June 2013: Journal of Clinical Neuroscience: Official Journal of the Neurosurgical Society of Australasia
Sonia Bansal, Venkatapura J Ramesh, Ganne S Umamaheswara Rao
BACKGROUND: The requirement of anesthetic drugs in a patient with an intracranial space-occupying lesion is of relevance to the neuroanesthetist. The requirement is often presumed to have reduced or at least altered. However, not much research has focused on this issue. Hence, we conducted this study to examine whether intracranial tumors reduce the induction dose of propofol in patients undergoing craniotomy based on plasma and effect site concentrations (Ce) of propofol and the effect of additional fentanyl...
October 2012: Journal of Neurosurgical Anesthesiology
Han-Chung Lee, Hao-Che Chuang, Der-Yang Cho, Kuang-Fu Cheng, Pao-Hsuan Lin, Chun-Chung Chen
BACKGROUND: Severe traumatic brain injury (TBI) was to be one of the major health problems encountered in modern medicine and had an incalculable socioeconomic impact. The initial cerebral damage after acute brain injury is often exacerbated by postischemic hyperthermia and worsens the outcome. Hypothermia is one of the current therapies designed to combat this deleterious effect. The brain tissue oxygen (P(ti)o(2))-guided cerebral perfusion pressure (CPP) management was successfully reduced because of cerebral hypoxic episodes following TBI...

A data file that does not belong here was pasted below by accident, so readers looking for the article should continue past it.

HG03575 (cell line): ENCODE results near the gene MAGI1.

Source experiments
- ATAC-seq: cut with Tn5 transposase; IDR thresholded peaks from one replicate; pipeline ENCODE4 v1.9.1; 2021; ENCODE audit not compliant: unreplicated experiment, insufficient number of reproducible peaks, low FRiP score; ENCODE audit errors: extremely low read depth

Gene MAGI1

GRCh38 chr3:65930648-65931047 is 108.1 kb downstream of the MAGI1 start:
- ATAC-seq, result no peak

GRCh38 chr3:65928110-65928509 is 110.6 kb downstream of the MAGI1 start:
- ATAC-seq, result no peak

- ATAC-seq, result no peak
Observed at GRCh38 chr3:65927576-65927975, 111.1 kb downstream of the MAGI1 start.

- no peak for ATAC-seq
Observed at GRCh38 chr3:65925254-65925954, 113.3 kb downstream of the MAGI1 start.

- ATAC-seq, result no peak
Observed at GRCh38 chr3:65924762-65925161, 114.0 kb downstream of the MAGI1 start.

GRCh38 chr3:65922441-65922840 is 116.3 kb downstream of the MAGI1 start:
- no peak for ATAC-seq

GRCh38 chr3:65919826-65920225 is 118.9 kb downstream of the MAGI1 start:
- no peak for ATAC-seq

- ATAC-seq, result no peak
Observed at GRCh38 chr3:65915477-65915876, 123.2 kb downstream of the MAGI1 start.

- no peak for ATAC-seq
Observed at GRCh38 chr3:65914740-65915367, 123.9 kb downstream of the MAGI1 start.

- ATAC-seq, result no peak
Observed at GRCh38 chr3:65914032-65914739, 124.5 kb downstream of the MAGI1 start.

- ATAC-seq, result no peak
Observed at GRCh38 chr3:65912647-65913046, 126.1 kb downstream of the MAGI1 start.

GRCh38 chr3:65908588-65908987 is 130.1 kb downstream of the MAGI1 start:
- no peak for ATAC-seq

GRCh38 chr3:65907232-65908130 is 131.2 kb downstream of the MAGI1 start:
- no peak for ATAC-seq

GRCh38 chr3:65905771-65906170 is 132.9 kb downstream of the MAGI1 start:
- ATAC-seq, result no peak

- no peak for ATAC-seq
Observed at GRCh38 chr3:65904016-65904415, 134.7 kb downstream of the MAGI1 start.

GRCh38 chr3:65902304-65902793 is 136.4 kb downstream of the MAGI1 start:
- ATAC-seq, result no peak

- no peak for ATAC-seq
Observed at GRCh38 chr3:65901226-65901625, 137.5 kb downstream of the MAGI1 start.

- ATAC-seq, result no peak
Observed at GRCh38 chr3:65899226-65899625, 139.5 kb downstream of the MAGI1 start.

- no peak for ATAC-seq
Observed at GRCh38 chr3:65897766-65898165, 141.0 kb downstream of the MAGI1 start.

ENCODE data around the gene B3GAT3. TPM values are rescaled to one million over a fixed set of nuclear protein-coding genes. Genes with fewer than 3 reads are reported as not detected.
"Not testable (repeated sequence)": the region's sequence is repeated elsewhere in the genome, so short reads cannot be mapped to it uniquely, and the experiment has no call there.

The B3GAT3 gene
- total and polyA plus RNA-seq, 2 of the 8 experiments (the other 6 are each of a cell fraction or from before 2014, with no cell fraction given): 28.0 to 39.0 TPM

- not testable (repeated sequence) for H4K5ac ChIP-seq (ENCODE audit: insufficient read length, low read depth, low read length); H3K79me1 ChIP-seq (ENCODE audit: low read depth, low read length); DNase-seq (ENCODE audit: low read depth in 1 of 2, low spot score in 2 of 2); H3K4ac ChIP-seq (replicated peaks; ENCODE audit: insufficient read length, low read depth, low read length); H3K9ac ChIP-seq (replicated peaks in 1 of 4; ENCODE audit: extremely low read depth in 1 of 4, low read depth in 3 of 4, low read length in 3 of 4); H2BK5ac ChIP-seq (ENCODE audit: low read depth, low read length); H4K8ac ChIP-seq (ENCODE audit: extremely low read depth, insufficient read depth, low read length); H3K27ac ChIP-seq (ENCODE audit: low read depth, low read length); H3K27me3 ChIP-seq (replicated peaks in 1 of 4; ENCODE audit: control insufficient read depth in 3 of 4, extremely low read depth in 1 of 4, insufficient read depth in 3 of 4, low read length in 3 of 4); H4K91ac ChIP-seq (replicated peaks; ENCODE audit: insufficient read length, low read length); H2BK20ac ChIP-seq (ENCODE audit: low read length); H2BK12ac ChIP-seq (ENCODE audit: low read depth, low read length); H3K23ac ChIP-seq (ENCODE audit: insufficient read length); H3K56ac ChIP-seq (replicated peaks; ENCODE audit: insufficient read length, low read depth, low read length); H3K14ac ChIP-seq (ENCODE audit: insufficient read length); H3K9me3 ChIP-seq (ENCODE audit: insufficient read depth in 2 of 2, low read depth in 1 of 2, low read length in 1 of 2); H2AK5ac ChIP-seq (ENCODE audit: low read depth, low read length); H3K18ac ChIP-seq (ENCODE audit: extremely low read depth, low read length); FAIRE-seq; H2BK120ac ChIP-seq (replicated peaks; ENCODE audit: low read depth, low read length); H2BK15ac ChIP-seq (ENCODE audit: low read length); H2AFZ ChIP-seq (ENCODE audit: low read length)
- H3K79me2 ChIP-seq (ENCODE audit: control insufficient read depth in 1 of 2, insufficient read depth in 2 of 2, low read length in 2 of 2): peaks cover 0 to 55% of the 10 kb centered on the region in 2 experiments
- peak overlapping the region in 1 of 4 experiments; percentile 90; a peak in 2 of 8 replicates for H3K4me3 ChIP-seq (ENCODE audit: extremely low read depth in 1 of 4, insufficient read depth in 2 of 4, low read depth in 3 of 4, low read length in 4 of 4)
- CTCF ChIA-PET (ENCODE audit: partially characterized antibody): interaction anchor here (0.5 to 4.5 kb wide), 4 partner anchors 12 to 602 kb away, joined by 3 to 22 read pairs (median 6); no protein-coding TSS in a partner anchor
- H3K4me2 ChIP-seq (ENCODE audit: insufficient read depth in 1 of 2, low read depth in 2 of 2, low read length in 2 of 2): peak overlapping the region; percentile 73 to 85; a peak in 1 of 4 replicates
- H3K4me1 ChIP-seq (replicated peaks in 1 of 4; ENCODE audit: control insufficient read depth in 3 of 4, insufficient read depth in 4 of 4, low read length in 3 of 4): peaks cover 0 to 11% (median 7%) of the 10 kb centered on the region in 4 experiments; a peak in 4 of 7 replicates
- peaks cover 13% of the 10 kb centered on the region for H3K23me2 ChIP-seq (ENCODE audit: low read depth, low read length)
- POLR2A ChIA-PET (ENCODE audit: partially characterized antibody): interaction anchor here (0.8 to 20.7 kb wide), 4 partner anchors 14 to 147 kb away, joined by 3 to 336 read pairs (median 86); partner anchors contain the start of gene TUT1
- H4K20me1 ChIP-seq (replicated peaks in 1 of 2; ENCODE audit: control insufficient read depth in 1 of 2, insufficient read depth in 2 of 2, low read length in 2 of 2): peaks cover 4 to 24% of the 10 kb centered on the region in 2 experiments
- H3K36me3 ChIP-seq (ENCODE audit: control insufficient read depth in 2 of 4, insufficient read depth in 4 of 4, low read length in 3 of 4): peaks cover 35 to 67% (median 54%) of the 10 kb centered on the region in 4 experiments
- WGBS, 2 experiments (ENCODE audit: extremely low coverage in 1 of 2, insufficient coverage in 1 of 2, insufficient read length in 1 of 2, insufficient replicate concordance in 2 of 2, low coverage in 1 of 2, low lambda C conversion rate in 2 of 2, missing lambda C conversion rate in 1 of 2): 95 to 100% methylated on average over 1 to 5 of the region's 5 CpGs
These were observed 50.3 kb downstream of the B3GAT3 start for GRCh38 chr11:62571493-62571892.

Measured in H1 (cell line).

December 2010: World Neurosurgery
Sze Yan Tay, Beng Ti Ang, Xin Yin Lau, Amutha Meyyappan, Simon Lowes Collinson
Prospective memory (PM), the ability to recall future intentions, is crucial for independent living. Impairment of PM is a common complaint following head injury and is a significant impediment to good recovery, yet no studies have explored PM in mild traumatic brain injury (mTBI). In this study, prospective memory was examined in 31 mTBI patients and matched controls within a month of injury and 3 months after. mTBI patients performed more poorly than controls on the MIST task (Raskin, 2004) within the first month following injury, indicating that PM impairment is part of the acute cognitive sequelae of mTBI...
January 2010: Journal of Neurotrauma
Beng Ti Ang, Siew Pang Chan, Kah Keow Lee, Ivan Ng
BACKGROUND: Primary intracerebral hemorrhage accounts for the relative minority of all strokes and yet is more fatal and disabling. Various prognostic models for mortality and functional outcome following primary intracerebral hemorrhage have been proposed, however there is little data which focuses on a multi-racial population profile characteristic of communities in South-East Asia. A reliable grading scale for this condition will allow for accurate risk stratification, treatment selection, resource allocation and possibly also aid in the definition of common enrollment criteria for clinical trials...
2008: Acta Neurochirurgica. Supplement
Bastiaan M Gerritse, Jos M Th Draaisma, Annelies Schalkwijk, Pierre M van Grunsven, Gert Jan Scheffer
OBJECTIVE: To determine the incidence and success rate of out-of-hospital tracheal intubation (TI) and ventilation of children, taking account of the type of healthcare provider involved. METHODS: A prospective observational study to analyse a consecutive group of children for which a helicopter-transported medical team (HMT) was called. In all cases, the emergency medical service (EMS)-paramedics arrived at the scene first. Data regarding type of incident, physiological parameters, treatment, and survival until hospital discharge were collected and subsequently analysed...